Doctor advises Johnson & Johnson COVID-19 vaccine recipients not to panic

Published: Apr. 13, 2021 at 7:28 PM EDT
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FLINT, Mich. (WJRT) - Dr. Son Phung of the Genesee Community Health Center supports Tuesday’s federal recommendation to pause use of the Johnson & Johnson COVID-19 vaccine.

But Phung also is reminding folks that the vaccine is still very safe and effective, so there’s no reason to panic. Anyone who received the vaccine more than two weeks ago should be entirely in the clear.

The recommendation to pause use of the Johnson & Johnson vaccine came from the Centers for Disease Control and Prevention and Food and Drug Administration.

Six women ages 18 to 48 reported cases of cerebral venous sinus thrombosis, which is an extremely rare blood clot disorder in the brain, days after the received the vaccine.

“I don’t think there should be any reason to be in a panic right now simply because the vaccine is on hold for further investigation,” Phung said. “The current vaccines Pfizer and Moderna remain very safe.”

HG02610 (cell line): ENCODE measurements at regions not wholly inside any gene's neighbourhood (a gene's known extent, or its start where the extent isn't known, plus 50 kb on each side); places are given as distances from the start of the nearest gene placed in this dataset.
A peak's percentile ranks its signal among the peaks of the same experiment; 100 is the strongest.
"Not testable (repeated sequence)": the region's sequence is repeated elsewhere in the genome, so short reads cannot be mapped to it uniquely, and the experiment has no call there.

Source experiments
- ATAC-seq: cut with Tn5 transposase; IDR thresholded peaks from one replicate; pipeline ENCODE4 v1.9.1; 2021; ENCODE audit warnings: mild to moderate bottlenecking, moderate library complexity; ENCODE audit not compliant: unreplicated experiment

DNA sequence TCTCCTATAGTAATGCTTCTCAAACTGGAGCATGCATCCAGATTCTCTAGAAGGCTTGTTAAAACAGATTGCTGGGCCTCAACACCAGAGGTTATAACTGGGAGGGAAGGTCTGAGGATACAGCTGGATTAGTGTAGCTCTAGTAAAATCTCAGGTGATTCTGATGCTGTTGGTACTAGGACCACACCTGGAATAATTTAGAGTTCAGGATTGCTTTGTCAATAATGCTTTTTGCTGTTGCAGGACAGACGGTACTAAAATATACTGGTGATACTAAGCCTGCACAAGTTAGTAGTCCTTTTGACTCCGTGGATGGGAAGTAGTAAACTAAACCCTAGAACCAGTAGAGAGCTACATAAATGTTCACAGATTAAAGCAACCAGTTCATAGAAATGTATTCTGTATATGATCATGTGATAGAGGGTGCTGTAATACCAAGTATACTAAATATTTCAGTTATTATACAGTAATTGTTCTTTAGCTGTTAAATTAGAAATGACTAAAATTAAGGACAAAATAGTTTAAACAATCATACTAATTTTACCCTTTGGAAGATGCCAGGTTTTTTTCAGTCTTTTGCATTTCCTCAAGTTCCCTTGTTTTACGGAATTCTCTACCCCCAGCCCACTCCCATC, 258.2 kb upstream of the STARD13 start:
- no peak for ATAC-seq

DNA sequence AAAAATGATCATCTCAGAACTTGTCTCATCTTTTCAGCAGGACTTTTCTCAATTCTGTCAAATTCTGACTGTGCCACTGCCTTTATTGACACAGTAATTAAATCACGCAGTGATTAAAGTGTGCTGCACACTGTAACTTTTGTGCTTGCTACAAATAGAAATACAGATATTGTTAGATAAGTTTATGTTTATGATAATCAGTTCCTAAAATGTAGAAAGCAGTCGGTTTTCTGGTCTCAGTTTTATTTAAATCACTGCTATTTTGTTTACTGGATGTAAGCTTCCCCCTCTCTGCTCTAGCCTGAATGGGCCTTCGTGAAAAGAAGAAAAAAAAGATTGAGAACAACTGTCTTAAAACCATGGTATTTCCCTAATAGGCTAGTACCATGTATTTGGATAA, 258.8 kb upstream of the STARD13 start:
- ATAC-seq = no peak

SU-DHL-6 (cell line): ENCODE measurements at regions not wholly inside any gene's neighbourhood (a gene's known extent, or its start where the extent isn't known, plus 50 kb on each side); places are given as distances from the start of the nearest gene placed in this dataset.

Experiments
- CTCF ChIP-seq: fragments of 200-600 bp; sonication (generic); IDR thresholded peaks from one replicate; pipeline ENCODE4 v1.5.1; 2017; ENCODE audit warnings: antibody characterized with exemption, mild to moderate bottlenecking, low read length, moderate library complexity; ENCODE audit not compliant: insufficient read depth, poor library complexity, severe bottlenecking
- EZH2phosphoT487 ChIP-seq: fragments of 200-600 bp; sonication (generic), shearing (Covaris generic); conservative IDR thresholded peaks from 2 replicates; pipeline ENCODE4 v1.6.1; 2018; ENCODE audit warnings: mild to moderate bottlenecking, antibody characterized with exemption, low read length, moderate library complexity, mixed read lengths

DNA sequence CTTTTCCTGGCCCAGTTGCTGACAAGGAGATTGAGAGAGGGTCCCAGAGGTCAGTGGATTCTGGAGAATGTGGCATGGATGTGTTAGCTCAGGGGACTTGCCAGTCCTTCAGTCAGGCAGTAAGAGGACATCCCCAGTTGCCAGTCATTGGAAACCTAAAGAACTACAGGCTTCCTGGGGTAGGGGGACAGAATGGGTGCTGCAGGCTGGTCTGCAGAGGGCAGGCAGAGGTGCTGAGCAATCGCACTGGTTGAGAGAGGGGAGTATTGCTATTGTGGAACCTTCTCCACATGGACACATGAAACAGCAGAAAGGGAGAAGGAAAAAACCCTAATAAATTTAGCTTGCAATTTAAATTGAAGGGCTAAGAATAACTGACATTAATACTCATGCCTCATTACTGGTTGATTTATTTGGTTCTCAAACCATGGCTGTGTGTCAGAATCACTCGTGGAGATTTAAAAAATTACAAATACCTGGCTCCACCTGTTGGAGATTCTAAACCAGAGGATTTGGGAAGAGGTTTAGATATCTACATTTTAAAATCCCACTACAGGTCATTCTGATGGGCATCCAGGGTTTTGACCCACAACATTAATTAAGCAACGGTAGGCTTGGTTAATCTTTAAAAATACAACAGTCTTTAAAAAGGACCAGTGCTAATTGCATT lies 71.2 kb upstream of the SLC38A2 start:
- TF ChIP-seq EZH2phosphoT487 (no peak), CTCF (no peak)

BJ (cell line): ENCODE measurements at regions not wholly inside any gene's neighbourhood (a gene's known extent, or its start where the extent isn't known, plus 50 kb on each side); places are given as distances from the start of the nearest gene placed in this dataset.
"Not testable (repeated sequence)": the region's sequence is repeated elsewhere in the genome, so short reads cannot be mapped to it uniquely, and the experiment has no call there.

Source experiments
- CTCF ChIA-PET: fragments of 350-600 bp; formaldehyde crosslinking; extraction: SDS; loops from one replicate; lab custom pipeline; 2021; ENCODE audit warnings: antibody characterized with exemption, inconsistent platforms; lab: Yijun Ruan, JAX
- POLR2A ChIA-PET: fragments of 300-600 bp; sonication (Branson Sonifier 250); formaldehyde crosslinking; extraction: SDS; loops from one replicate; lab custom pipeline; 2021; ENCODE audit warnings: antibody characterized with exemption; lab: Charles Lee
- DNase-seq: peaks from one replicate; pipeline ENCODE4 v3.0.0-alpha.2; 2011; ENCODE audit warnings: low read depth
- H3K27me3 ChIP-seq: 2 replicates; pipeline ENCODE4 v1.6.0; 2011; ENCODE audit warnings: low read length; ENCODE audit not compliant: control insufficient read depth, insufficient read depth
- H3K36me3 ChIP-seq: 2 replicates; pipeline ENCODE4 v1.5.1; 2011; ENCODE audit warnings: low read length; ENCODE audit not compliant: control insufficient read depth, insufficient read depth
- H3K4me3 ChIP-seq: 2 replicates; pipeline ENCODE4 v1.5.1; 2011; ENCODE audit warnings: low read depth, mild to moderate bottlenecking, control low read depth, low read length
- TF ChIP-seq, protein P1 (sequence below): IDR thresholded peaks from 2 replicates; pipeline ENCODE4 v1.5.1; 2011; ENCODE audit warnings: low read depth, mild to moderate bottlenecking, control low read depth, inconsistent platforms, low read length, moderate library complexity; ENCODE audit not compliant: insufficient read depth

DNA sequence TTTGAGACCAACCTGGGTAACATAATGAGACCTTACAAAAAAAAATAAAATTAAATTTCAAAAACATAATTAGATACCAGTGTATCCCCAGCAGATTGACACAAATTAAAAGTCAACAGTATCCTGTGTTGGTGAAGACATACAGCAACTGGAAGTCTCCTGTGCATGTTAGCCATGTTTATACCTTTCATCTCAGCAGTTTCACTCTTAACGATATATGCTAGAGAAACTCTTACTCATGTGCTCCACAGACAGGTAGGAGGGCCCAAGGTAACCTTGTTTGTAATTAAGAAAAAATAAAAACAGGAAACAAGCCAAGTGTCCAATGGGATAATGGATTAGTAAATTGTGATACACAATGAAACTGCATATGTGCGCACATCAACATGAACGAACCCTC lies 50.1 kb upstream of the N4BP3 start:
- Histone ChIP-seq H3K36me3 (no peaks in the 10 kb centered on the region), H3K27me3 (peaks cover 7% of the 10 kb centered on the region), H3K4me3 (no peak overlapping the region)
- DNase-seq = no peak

Like thousands of medications and other vaccines, nothing is fool proof. There are risks and side effects. The blood clot issue appears to be extreme rare with only six cases reported out of about 7 million doses of Johnson & Johnson vaccine administered so far in the U.S.

“In Europe, with AstraZeneca, they have already vaccinated 30 million individuals and there’s only 150 plus persons with the blood clot side effect,” Phung said.

To err on the side of caution, Phung said people with a history of blood clots, who take medication that may cause clotting or don’t live healthy lifestyles may want to talk with their doctor about whether they receive the Johnson & Johnson vaccine when it can be administered again.

“Remember, we are in this boat together and the vaccine’s been approved by the FDA under the emergency measure,” Phung said.

The CDC and FDA are expected to meet Wednesday to further investigate the rare blood clot cases and discuss what comes next. Dr. Anthony Fauci, the nation’s top disease doctor, said he expects the vaccine pause will likely last “days to weeks” and not “weeks to months.”

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